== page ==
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Meet Amy Sekins

Today we’d like to introduce you to Amy Sekins.

Amy, please share your story with us. How did you get to where you are today?
I knew from a very young age that I wanted to do something creative. I was diagnosed with High-Functioning Autism when I was about three years old, and I felt that the only way I could successfully learn new things was through visuals. Art rapidly became a great outlet for me based on my visual learning style.

When I was 11 years old, I began to show an interest in Graphic Design because I had family members who had experience in the field and I grew a huge fascination for what they created: cards, greetings, announcements, you name it. I decided that Graphic Design was the career I wanted to pursue. I was told that I lived near a school with a very prestigious Graphic Design program, called California State University, Long Beach.

When the time came for me to apply to colleges, Cal State Long Beach was the one and only school I applied to; it was Cal State Long Beach or Bust for me. Fortunately enough, I was accepted into the Pre-Graphic Design track and my journey official began. However, I was unfortunately not accepted into the BFA program and I thought it was all over for me, like all of those years of working hard and preparing myself for this one moment was all for nothing. I soon realized that just because things did not go exactly to plan in my journey, it did not mean that I would never be successful in what I wanted to do. Upon this realization, I picked myself back up and worked hard to prove that I was just as a good as the people who got into the BFA. One huge opportunity that I was given on my newly found path was getting to experience a whole range of mediums, from fibers to painting to metals. It was so significant to me because I felt like I could apply my Graphic Design mindset to any given medium and vice versa and it gave me artistic insight that can elevate my personal style of art.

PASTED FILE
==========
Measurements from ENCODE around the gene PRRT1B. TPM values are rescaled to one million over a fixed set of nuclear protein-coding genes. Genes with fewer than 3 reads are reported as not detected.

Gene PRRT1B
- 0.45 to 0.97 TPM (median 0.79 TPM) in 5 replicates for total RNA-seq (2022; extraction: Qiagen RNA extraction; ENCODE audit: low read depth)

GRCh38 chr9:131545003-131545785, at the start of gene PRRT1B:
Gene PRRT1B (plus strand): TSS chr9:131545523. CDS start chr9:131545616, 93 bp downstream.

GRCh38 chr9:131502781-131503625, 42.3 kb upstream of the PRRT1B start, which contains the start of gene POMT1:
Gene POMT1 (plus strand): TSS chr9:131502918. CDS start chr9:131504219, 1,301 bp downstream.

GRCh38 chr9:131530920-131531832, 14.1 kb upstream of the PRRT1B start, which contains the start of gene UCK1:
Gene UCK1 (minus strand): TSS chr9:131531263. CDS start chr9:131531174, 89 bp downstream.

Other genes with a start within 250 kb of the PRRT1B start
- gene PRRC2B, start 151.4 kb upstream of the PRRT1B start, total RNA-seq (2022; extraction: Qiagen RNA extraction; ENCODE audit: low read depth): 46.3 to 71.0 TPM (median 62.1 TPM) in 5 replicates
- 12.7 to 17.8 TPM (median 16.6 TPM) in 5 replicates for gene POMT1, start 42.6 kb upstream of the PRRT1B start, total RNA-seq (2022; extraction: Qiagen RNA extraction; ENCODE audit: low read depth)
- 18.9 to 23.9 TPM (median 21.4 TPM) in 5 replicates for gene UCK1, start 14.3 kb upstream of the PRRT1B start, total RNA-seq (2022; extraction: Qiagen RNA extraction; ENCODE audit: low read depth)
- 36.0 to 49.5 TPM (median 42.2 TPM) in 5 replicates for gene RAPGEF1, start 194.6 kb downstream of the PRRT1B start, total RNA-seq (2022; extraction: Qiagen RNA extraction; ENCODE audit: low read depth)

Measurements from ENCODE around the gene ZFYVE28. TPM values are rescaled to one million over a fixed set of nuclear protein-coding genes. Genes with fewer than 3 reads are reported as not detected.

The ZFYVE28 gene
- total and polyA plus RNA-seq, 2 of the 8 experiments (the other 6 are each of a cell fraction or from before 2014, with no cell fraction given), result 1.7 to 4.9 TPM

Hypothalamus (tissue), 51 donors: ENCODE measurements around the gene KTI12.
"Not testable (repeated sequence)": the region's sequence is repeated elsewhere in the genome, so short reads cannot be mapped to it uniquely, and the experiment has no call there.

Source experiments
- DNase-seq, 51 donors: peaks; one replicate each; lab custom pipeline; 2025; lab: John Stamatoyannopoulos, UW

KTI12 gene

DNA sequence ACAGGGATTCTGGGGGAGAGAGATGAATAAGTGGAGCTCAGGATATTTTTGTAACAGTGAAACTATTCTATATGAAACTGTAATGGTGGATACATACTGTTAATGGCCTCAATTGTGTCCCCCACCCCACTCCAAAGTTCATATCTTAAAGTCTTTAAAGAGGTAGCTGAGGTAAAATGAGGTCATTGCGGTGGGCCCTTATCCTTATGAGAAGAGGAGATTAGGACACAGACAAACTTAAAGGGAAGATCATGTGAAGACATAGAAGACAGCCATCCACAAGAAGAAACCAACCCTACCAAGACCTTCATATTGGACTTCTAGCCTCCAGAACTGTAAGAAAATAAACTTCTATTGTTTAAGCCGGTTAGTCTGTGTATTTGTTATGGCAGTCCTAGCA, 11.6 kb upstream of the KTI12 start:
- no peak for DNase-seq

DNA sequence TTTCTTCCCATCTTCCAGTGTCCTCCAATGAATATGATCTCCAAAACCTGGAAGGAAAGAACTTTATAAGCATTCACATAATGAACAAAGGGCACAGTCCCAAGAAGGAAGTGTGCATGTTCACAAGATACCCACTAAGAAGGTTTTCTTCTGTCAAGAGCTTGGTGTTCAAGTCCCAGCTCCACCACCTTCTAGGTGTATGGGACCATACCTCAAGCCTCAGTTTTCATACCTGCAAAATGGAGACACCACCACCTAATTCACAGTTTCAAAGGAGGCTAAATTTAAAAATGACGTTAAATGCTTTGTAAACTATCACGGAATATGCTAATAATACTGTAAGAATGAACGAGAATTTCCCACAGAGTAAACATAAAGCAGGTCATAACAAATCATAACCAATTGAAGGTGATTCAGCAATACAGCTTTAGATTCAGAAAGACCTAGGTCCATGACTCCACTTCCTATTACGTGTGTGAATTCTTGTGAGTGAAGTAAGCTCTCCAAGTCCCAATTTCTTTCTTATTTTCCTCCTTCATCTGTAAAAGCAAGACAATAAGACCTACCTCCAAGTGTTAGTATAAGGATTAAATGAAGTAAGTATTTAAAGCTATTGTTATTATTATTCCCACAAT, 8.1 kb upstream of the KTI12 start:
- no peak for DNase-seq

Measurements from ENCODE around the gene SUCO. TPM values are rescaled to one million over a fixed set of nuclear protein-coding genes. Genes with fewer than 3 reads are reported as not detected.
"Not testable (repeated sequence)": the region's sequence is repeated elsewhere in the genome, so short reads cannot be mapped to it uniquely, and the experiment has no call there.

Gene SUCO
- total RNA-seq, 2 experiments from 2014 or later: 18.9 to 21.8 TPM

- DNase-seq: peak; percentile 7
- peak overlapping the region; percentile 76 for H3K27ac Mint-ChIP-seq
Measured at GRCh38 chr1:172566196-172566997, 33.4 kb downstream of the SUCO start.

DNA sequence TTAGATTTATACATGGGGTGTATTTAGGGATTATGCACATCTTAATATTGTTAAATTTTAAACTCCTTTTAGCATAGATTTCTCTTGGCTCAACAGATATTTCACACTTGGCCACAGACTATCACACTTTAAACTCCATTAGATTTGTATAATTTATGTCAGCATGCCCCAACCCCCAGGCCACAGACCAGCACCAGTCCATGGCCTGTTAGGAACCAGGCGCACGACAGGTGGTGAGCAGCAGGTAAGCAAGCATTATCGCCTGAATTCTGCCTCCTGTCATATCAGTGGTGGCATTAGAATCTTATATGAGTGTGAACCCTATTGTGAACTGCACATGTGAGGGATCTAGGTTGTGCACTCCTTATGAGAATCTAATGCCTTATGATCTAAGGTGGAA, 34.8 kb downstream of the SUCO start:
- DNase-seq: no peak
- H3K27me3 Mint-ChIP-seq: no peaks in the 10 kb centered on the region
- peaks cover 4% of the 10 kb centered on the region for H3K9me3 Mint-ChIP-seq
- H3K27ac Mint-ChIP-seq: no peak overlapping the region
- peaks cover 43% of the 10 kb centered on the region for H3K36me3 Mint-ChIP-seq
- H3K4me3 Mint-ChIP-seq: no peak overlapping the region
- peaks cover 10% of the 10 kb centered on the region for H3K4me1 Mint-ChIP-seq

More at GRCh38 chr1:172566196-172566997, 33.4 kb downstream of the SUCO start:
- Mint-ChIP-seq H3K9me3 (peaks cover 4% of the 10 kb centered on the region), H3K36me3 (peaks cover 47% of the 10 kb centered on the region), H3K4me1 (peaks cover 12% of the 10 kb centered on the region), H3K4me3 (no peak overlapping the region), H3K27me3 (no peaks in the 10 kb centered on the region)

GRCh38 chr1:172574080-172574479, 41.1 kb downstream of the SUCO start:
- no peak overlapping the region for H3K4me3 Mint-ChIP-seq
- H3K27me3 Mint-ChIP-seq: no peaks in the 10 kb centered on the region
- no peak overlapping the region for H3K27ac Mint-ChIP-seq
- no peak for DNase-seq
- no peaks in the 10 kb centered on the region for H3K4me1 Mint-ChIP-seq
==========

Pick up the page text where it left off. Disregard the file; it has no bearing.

I am now proud to say that I graduated with honors with a Graphic Design Minor, I have had some experience in the ad agency world, and I am an accomplished Freelance Designer. My philosophy in life is to never let your dreams just be dreams and anyone can do anything they set their minds and hearts to.

Great, so let’s dig a little deeper into the story – has it been an easy path overall and if not, what were the challenges you’ve had to overcome?
I would say yes and no. To my surprise, my family was very supportive of my decision to pursue a career in art because they knew that all things visual came naturally to me. Despite the unanimous support, I felt that having a disability meant that I had a lot to prove to the people in my life. This gave me a lot of determination to work hard, but I think it also put some pressure on me because I felt that if I did not accomplish what I wanted to do, I would let everyone in my life down. However, when I start to feel that anxiety in me, the loved ones in my life are always there to remind me that I am doing a great job and I can’t give up.

We’d love to hear more about your work and what you are currently focused on. What else should we know?
My artistic specialty is product branding/rebranding, packaging design, and advertising. My work is designed to transform an ordinary subject into something marketable by taking common associations and forcing viewers to make unexpected connections. For example, I designed a rebrand for a salon called Thairapy, where I combined a high-end salon experience with therapeutic practices, like the Rorschach Ink Blot Test. Combining two unlikely concepts helped promote the idea that hair care can be beneficial physically and mentally for the head. I feel that making these unexpected connections with my projects is what entertains my audience and what makes my art stand apart from others.

Do you look back particularly fondly on any memories from childhood?
A very big part of my childhood was going to Disneyland. On days when I got to go to Disneyland, it was not like any other day. Experiencing Disney days felt like the burdens of everyday life where all are secondary for just one whole day. Whether I was worried about a quiz, an issue in the family, or anything in between, I could simply forget about all of that for a day and become enveloped in a magical new world.

Disney also reminds me of very special family memories. I did not necessarily have the smoothest childhood and I experienced quite a bit of adversity throughout, but one of my fondest childhood memories that I still remember vividly was building a pillow fort with my brother and my father, making popcorn, and popping in a VHS tape of Peter Pan. I also shared a deep love of Disney with my grandma; I can still hear her voice singing “Cinderelly” repeatedly all throughout the house on days when she would babysit me. I felt like life made sense to me when I would share these moments with my family members and I continue to create great memories through the magic of Disney even as an adult.

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